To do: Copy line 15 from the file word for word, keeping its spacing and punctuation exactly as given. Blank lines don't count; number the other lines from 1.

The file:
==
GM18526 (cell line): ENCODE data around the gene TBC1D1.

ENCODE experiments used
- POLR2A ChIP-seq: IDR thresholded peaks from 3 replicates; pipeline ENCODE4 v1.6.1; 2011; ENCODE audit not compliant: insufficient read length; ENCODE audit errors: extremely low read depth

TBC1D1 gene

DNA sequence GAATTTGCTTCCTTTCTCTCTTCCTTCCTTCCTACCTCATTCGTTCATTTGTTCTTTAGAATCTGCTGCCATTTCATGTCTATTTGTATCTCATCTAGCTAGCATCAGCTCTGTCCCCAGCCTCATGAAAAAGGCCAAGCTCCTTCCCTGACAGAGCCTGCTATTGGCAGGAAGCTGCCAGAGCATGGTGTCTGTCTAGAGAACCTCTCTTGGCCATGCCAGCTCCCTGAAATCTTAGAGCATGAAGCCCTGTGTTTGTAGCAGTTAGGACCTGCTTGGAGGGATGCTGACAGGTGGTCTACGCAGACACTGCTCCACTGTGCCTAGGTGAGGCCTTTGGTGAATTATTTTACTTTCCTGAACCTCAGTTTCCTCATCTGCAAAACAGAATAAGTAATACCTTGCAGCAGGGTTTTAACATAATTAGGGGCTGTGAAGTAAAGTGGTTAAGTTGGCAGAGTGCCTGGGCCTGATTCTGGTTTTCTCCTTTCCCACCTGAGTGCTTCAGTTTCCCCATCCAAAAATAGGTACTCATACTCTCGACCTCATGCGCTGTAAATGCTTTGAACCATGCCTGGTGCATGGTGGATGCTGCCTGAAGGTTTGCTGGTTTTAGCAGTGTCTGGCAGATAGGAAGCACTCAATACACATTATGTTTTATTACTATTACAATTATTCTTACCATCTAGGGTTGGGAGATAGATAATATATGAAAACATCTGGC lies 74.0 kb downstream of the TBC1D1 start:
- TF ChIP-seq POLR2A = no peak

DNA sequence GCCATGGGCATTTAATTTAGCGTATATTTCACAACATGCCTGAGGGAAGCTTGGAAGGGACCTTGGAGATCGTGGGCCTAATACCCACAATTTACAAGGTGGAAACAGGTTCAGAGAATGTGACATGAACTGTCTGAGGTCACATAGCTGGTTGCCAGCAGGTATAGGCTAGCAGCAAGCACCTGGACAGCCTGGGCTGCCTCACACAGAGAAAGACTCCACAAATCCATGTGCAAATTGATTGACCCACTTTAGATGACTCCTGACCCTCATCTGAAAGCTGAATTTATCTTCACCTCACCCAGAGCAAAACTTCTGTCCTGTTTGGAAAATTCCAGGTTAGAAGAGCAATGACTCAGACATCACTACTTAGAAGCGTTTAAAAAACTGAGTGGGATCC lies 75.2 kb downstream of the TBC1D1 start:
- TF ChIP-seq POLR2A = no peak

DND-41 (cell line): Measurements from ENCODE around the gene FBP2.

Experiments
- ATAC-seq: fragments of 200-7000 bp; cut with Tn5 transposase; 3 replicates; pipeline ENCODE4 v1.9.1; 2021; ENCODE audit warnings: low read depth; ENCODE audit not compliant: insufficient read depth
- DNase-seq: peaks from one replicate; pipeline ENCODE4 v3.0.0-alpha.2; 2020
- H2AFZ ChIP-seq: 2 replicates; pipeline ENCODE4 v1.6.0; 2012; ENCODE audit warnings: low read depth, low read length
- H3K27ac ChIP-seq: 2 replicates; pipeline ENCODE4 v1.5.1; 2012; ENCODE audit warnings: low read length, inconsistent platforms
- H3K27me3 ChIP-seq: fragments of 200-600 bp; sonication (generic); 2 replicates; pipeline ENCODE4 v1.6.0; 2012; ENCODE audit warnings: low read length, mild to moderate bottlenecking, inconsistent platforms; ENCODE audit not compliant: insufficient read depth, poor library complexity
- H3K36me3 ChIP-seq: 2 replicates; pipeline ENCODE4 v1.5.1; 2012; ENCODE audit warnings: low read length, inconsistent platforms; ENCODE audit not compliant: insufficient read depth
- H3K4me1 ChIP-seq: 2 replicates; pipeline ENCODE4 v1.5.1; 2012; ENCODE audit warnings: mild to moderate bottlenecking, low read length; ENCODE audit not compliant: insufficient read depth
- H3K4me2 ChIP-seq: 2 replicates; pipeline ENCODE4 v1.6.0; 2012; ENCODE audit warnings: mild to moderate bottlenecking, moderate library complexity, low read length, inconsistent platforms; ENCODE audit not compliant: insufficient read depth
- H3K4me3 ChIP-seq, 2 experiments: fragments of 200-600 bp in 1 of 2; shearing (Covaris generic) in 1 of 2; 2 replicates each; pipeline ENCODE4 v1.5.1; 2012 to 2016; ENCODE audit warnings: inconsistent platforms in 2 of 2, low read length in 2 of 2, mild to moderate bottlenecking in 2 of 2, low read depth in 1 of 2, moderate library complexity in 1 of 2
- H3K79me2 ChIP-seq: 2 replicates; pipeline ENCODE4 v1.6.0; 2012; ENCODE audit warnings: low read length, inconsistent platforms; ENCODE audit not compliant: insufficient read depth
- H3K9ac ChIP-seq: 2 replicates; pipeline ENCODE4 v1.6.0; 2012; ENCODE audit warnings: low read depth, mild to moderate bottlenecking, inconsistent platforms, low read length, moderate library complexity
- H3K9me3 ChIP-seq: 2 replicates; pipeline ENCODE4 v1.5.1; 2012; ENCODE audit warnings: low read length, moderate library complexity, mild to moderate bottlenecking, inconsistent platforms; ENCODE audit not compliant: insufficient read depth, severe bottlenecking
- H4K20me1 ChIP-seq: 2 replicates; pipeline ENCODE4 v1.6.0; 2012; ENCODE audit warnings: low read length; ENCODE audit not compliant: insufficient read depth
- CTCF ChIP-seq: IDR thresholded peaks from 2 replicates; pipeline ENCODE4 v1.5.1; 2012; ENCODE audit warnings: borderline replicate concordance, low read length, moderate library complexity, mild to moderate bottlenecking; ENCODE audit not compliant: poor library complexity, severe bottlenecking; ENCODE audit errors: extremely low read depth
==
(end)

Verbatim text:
- H3K27me3 ChIP-seq: fragments of 200-600 bp; sonication (generic); 2 replicates; pipeline ENCODE4 v1.6.0; 2012; ENCODE audit warnings: low read length, mild to moderate bottlenecking, inconsistent platforms; ENCODE audit not compliant: insufficient read depth, poor library complexity